Program: Paper Session 11

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  A women in white is wearing headphones and looking up. Text above her head says '2019 AES International Conference on Immersive and Interactive Audio. March 27-29, 2019. York, UK.


Paper Session 11: Content creation tools for workflows for XR

Chair: Lorenzo Picinali


P11-1: "Immersive audio programming in a virtual reality sandbox"

Nikolaj Andersson, Cumhur Erkut and Stefania Serafin

Immersive sandboxes for music creation in Virtual Reality (VR) are becoming widely available. Some sandboxes host Virtual Reality Musical Instruments (VRMIs), but usually only the basic components, such as oscillators, sample-based instruments, or simplistic step-sequencers. In this paper, after describing MuX (a VR sandbox) and its basic components, we present new elements developed for the environment. We focus on the lumped and distributed physically-inspired models for sound synthesis. A simple interface was developed to control the physical models with gestures, expanding the interaction possibilities within the sandbox. A preliminary evaluation shows that, as the number and complexity of the components increase, it becomes important to provide to the users ready-made machines instead of allowing them to build everything from scratch.


P11-2: "Aesthetic modification of room impulse responses for interactive auralization"

Keith Godin, Hannes Gamper and Nikunj Raghuvanshi

Interactive auralization workflows in games and virtual reality today employ manual markup coupled to designer specified acoustic effects that lack spatial detail. Acoustic simulation can model such detail, yet is uncommon because realism often does not perfectly align with aesthetic goals. We show how to integrate realistic acoustic simulation while retaining designer control over aesthetics. Our method eliminates manual zone placement, provides spatially smooth transitions, and automates re-design for scene changes. It proceeds by computing perceptual parameters from simulated impulse responses, then applying transformations based on novel modification controls presented to the user. The result is an end-to-end physics-based auralization system with designer control. We present case studies that show the viability of such an approach.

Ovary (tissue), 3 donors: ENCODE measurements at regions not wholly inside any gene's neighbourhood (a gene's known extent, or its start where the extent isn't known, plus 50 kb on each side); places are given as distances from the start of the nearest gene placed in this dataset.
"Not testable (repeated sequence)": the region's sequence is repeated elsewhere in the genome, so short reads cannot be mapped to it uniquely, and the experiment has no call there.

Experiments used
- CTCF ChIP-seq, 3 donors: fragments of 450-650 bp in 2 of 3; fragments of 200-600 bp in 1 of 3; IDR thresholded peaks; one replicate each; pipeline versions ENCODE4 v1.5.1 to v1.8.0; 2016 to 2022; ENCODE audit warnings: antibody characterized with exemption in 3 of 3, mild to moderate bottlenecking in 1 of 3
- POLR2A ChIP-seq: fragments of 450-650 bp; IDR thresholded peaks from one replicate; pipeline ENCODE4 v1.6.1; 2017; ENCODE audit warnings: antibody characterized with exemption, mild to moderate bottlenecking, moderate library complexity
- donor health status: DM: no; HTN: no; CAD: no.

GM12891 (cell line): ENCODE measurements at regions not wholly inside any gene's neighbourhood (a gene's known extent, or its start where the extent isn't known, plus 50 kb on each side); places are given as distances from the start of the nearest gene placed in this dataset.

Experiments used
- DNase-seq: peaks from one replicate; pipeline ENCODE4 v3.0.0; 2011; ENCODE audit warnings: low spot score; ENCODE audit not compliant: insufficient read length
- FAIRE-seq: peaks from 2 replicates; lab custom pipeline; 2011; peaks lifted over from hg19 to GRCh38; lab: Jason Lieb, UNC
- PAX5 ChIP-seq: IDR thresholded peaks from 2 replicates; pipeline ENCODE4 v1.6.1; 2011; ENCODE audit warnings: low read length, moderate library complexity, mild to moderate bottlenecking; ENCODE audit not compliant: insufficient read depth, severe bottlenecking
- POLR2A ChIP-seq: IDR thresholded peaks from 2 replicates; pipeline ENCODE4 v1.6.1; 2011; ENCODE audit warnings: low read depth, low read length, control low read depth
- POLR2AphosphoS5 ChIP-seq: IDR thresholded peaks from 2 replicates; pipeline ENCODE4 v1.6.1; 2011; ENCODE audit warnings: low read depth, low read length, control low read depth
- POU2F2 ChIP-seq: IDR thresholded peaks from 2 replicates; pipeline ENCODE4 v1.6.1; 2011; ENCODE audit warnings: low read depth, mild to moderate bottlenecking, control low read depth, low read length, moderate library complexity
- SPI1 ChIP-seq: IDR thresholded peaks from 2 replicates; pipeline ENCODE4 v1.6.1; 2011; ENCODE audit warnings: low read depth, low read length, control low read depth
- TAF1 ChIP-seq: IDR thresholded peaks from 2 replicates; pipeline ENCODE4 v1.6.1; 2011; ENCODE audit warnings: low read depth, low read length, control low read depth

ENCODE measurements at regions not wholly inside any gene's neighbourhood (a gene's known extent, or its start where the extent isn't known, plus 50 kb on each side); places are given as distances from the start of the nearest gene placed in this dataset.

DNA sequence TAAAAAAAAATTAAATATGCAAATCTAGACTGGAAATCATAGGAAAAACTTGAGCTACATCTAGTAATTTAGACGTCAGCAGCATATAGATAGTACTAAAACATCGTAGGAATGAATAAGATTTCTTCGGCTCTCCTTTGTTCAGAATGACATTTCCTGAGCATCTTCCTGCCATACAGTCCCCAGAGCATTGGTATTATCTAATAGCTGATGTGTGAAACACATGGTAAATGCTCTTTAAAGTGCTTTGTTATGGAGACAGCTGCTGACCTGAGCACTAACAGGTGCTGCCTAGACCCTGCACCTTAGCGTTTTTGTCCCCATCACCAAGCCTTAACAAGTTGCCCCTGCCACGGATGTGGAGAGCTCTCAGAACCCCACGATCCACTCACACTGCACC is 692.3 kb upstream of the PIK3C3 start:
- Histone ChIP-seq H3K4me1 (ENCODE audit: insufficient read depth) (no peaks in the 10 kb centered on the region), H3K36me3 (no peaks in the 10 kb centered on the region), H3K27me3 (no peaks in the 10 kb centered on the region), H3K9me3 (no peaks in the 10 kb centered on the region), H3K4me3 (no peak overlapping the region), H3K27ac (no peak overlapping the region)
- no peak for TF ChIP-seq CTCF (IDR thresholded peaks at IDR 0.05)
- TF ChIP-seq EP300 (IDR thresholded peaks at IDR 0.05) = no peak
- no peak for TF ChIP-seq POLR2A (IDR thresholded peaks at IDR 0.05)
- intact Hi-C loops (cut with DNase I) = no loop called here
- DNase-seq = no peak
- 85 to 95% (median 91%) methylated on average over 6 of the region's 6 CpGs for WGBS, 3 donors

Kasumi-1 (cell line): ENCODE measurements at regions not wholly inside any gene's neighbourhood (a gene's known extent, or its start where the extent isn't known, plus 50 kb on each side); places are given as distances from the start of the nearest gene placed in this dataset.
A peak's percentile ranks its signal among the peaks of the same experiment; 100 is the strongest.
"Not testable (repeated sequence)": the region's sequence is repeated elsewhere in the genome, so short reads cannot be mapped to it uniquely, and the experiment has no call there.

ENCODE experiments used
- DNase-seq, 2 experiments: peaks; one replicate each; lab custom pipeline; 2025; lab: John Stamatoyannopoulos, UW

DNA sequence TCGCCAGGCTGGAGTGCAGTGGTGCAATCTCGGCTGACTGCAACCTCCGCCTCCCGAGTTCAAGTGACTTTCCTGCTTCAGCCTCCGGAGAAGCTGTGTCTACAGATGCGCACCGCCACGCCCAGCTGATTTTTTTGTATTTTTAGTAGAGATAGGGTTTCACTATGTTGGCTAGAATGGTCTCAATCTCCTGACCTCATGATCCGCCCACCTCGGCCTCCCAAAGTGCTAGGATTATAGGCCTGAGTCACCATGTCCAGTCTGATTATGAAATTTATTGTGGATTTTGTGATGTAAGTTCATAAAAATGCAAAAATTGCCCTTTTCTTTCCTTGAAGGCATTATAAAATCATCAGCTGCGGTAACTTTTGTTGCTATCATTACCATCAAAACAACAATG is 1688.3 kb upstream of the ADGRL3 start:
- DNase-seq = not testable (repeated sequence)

P11-3: "Reproducing Real World Acoustics in Virtual Reality Using Spherical Cameras"

Luca Remaggi, Hansung Kim, Philip J. B. Jackson and Adrian Hilton

Virtual Reality (VR) systems have been intensely explored, with several research communities investigating the different modalities involved. Regarding the audio modality, one of the main issues is the generation of sound that is perceptually coherent with the visual reproduction. Here, we propose a pipeline for creating plausible interactive reverb using visual information: first, we characterize real environment acoustics given a pair of spherical cameras; then, we reproduce reverberant spatial sound, by using the estimated acoustics, within a VR scene. The evaluation is made by extracting the room impulse responses (RIRs) of four virtually rendered rooms. Results show agreement, in terms of objective metrics, between the synthesized acoustics and the ones calculated from RIRs recorded within the respective real rooms.


P11-4: "Efficient Encoding and Decoding of Binaural Sound with Resonance Audio"

Marcin Gorzel, Andrew Allen, Ian Kelly, Julius Kammerl, Alper Gungormusler, Hengchin Yeh and Frank Boland

Resonance Audio is an open source project designed for creating and controlling dynamic spatial sound in Virtual & Augmented Reality (VR/AR), gaming or video experiences. It also provides integrations with popular game development platforms and digital audio workstations as a preview plugin. Resonance Audio binaural decoder is used in YouTube VR to provide cinematic spatial audio experiences. This paper describes the core sound spatialization algorithms used in Resonance Audio.


AES - Audio Engineering Society